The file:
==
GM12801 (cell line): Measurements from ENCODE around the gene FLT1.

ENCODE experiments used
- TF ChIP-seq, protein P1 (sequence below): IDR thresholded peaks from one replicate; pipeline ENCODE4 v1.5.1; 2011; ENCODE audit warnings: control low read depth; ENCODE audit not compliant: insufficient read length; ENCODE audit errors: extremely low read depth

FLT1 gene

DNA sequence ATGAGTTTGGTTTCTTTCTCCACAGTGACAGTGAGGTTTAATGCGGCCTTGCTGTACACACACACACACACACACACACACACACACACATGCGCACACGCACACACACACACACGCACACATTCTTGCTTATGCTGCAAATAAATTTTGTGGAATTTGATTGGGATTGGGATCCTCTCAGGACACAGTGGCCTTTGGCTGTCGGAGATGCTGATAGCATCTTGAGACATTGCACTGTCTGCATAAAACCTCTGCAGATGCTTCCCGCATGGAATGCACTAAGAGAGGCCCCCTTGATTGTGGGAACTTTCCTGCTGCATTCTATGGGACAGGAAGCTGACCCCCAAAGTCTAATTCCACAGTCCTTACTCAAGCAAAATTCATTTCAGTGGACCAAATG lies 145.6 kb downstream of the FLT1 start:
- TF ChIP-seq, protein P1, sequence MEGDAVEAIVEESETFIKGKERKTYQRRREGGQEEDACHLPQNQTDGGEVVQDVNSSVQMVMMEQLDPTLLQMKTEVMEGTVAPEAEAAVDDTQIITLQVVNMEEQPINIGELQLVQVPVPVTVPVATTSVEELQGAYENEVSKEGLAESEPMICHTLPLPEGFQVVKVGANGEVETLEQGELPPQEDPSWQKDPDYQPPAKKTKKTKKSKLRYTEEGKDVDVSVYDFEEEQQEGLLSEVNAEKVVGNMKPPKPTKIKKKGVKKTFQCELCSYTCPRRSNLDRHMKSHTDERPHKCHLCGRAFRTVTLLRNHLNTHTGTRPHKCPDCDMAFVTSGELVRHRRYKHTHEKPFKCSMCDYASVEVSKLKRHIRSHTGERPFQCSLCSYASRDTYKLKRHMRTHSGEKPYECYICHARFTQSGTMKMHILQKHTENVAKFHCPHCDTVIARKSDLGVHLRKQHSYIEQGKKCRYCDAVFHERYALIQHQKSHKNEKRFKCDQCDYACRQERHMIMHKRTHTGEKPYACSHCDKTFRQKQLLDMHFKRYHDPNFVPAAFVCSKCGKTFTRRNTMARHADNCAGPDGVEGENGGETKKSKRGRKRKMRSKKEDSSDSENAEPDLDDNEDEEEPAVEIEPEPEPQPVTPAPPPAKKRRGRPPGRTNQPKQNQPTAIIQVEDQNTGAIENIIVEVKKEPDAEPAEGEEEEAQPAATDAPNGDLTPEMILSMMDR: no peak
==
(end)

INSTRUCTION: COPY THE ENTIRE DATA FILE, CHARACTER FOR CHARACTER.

GM12801 (cell line): Measurements from ENCODE around the gene FLT1.

ENCODE experiments used
- TF ChIP-seq, protein P1 (sequence below): IDR thresholded peaks from one replicate; pipeline ENCODE4 v1.5.1; 2011; ENCODE audit warnings: control low read depth; ENCODE audit not compliant: insufficient read length; ENCODE audit errors: extremely low read depth

FLT1 gene

DNA sequence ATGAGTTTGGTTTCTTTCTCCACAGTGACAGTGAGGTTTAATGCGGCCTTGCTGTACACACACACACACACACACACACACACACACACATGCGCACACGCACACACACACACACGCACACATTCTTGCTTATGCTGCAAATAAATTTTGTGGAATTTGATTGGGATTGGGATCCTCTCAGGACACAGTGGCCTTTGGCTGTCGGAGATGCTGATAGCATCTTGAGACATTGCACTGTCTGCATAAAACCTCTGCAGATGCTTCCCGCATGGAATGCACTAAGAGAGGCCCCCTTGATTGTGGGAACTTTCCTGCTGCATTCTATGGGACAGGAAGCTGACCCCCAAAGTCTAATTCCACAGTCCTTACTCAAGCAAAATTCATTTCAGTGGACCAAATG lies 145.6 kb downstream of the FLT1 start:
- TF ChIP-seq, protein P1, sequence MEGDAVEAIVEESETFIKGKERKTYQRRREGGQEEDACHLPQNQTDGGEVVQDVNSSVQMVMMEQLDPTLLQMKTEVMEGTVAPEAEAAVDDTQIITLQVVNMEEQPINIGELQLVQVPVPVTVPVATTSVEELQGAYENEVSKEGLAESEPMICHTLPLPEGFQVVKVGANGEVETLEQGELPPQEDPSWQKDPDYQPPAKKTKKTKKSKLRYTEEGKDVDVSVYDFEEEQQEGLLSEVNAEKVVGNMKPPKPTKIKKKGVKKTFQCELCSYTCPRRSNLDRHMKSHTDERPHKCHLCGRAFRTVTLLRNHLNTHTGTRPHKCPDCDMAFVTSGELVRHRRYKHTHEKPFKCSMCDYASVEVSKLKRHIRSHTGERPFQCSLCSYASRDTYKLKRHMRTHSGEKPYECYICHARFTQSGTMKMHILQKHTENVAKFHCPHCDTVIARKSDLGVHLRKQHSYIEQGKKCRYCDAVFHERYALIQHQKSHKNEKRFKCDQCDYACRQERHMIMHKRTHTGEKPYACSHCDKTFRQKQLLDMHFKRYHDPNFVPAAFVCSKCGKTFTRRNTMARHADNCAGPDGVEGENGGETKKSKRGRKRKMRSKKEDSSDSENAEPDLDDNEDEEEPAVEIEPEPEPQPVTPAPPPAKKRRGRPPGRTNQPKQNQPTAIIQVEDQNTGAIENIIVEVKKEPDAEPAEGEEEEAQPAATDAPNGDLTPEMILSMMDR: no peak